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Are Self-Help Books Helpful?

A recent, small study published in Behavior Research and Therapy by G. Haeffel (and passed along to us by Kenneth Pope, Ph.D.) questions the general use and even the effectiveness of self-help books as “traditionally operationalized and sold in stores.” The author states, “This also raises concerns about the benefits of self-help books (e.g., CBT for Dummies), an industry that generated an estimated $9 billion in 2004.” Parenthetically, although we’ve written books in the For Dummies series, we did not write that particular one.

Since an overwhelming number of other studies support the efficacy of self-help books for the treatment of various disorders, including depression and anxiety, this one study initially came as a bit of a surprise. However, what we found more disturbing was the sweeping generalizations made about the implied ineffectiveness of self-help books in general. Mind you, most self-help books are not even especially intended to standalone as a complete intervention strategy and most authors strongly recommend that they be used as a compliment or adjunct to traditional psychotherapy. Furthermore, if attempts are made to use such books as a standalone approach, most ethical authors repeatedly warn readers to obtain additional professional assistance if symptoms don’t improve promptly.

Next, we took a closer look at the article and in particular the methodology. First, the students were recruited through flyers from a private college and paid to participate. There were 72 participants who agreed and met the criteria of having a high risk for developing depression though they weren’t currently diagnosed with depression. They were randomly assigned to one of three groups and given the task of reading and completing exercises in one of three types of brief, highly focused workbooks (about 80 pages each). How one generalizes from these three mini workbooks to an indictment of the benefits of books as currently sold in stores mystifies us.

The first workbook was based on a traditional cognitive therapy approach in which the reader is asked to identify and dispute negative thoughts. The second workbook (which the author calls “nontraditional”) has the reader identify and develop more realistic thoughts without paying as much attention to negative, dysfunctional thinking. The third workbook (which the author calls “academic”) teaches time management, goal setting, and academic skills. The study found that some participants who completed the traditional cognitive workbook actually had more depressive symptoms than those who completed the other two workbooks. By the way, these workbooks were created for this specific study.

Here are a few of our concerns about this study: First, college students are often stressed out by keeping up with school work. Given their particular stressors, it does seem rather likely that an “academic” workbook aimed at improving study skills could improve their moods. The author talks about self-help books as if they were all the same. Why would a study skills book not be considered a self-help book, too? Most therapists use cognitive behavioral techniques that would incorporate many of the same strategies this author calls “academic,” including goal setting and time management.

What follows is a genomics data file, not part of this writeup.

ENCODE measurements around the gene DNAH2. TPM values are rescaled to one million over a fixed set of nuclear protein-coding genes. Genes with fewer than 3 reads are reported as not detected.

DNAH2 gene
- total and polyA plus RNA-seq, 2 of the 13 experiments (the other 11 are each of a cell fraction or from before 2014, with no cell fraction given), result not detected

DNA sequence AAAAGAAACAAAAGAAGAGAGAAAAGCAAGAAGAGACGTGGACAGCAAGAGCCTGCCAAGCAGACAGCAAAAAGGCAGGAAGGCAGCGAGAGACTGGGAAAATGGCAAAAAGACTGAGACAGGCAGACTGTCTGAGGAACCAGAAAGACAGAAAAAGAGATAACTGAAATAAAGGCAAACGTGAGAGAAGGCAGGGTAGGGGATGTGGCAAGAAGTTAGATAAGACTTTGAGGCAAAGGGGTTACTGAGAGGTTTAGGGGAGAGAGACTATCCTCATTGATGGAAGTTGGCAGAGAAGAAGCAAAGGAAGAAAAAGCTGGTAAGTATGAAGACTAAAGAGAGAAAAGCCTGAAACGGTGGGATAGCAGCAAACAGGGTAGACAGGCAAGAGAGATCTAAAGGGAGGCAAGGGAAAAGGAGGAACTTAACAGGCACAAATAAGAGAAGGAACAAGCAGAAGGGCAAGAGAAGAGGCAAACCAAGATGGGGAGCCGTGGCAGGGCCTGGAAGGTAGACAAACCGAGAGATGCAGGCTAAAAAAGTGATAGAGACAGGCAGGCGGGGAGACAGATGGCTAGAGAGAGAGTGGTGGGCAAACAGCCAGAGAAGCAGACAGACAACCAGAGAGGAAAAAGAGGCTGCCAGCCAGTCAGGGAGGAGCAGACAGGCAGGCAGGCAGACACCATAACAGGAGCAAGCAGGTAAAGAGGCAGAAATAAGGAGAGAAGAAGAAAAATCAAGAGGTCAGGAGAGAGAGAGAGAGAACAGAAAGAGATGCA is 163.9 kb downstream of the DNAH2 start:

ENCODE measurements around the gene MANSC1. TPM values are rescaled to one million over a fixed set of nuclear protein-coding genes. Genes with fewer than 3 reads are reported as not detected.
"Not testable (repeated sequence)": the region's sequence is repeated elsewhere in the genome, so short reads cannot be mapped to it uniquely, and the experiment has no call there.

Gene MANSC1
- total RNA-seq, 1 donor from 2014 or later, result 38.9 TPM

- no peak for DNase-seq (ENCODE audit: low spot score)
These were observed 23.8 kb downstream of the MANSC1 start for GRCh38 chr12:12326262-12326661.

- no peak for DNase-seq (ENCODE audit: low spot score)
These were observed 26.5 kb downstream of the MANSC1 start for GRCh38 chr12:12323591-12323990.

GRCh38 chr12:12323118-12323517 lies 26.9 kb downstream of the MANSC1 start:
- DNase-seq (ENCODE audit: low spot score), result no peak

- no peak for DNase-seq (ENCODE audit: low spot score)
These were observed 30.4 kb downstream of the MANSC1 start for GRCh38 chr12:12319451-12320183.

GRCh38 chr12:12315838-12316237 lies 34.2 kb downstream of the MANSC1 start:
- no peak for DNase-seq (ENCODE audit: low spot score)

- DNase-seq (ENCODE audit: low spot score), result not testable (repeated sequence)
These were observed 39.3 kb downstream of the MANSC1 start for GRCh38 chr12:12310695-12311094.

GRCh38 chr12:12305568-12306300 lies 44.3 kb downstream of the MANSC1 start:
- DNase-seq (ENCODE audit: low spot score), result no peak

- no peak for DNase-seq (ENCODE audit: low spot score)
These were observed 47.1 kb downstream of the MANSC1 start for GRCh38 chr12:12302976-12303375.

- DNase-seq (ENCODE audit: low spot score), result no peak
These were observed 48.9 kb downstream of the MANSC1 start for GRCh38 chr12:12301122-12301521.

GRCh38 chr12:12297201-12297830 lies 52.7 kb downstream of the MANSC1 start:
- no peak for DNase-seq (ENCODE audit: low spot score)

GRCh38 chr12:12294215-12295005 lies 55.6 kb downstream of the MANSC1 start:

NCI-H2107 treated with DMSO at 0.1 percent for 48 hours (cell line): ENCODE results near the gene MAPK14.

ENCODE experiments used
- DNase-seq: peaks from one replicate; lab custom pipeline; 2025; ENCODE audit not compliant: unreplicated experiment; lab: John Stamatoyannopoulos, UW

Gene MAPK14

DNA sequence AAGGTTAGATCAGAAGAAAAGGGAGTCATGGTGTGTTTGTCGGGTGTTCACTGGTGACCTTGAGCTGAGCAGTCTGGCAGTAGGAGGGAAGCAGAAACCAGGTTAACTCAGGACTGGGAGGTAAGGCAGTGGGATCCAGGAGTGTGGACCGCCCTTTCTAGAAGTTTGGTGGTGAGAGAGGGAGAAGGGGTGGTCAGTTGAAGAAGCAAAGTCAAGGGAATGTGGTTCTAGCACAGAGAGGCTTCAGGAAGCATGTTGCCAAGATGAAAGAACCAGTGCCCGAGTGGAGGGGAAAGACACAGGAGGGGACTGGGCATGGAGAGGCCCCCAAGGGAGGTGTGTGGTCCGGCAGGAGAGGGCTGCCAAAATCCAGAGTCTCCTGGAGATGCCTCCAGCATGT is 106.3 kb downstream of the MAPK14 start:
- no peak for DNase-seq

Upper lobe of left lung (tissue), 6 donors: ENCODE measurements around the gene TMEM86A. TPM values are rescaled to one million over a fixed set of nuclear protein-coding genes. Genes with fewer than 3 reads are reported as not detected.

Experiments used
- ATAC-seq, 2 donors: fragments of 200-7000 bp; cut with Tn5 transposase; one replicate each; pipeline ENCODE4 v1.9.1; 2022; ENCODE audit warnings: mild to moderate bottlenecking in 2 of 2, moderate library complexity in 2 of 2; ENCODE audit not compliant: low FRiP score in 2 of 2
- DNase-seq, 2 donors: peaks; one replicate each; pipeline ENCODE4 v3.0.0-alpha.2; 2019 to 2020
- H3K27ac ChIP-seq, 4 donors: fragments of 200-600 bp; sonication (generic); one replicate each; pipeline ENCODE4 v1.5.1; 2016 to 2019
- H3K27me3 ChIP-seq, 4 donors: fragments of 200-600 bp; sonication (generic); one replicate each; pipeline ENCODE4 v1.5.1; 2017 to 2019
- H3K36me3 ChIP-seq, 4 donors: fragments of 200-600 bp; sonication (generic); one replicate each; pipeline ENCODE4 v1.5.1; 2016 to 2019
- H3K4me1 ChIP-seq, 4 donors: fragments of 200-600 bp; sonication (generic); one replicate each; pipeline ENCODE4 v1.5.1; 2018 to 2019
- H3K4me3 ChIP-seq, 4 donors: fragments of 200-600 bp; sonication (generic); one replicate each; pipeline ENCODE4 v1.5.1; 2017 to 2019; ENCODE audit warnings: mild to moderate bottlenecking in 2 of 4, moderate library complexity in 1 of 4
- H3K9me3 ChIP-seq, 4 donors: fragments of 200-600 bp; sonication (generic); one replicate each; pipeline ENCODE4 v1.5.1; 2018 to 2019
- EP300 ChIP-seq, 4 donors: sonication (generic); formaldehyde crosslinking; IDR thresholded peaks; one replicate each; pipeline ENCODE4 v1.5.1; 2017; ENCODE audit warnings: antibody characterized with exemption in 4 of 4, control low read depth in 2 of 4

The author makes broad conclusions about self-help books possibly being detrimental to a group of students based on a small sample. (Each group had less than 30 members). The provocative title of the article — “When self-help is no help: Traditional cognitive skills training does not prevent depressive symptoms in people who ruminate” — seems a bit grandiose for the limited scope of this study.

On the other hand, we do want to be clear that more research on the effectiveness of self-help and/or adjunctive, bibliotherapy for various disorders is highly warranted. Furthermore, the tendency to ruminate is a well-known risk factor for depression (one which we raise in our books) and may indeed prove to be have an important influence on how such books work, for whom, and when. We also applaud the authors’ efforts to design shorter interventions that may ultimately prove to have value in preventing the development of full blown emotional disorders in the first place.

Finally, as authors of many self-help books in the For Dummies series, we provide comprehensive evidence based material in our books. We make many recommendations to use our materials in addition to psychotherapy. Oh, by the way, where’s our $9 billion?

Are Self-Help Books Helpful?

Laura L. Smith, Ph.D.

Laura L. Smith, Ph.D. is a clinical psychologist who specializes in the assessment and treatment of adults and children with obsessive compulsive disorder, as well as personality disorders, depression, anxiety, ADHD, and learning disorders. Dr. Smith is a widely published author of articles and books to the profession and the public, including: Overcoming Anxiety For Dummies (2E), Obsessive Compulsive Disorder For Dummies, Seasonal Affective Disorder For Dummies, Anxiety and Depression Workbook For Dummies, Depression For Dummies, Hollow Kids: Recapturing the Soul of a Generation Lost to the Self-Esteem Myth, and Why Can’t I Be the Parent I Want to Be? Her website is:

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APA Reference
Smith, L. (2010). Are Self-Help Books Helpful?. Psych Central. Retrieved on October 24, 2018, from


Last updated: 15 Feb 2010
Last reviewed: By John M. Grohol, Psy.D. on 15 Feb 2010
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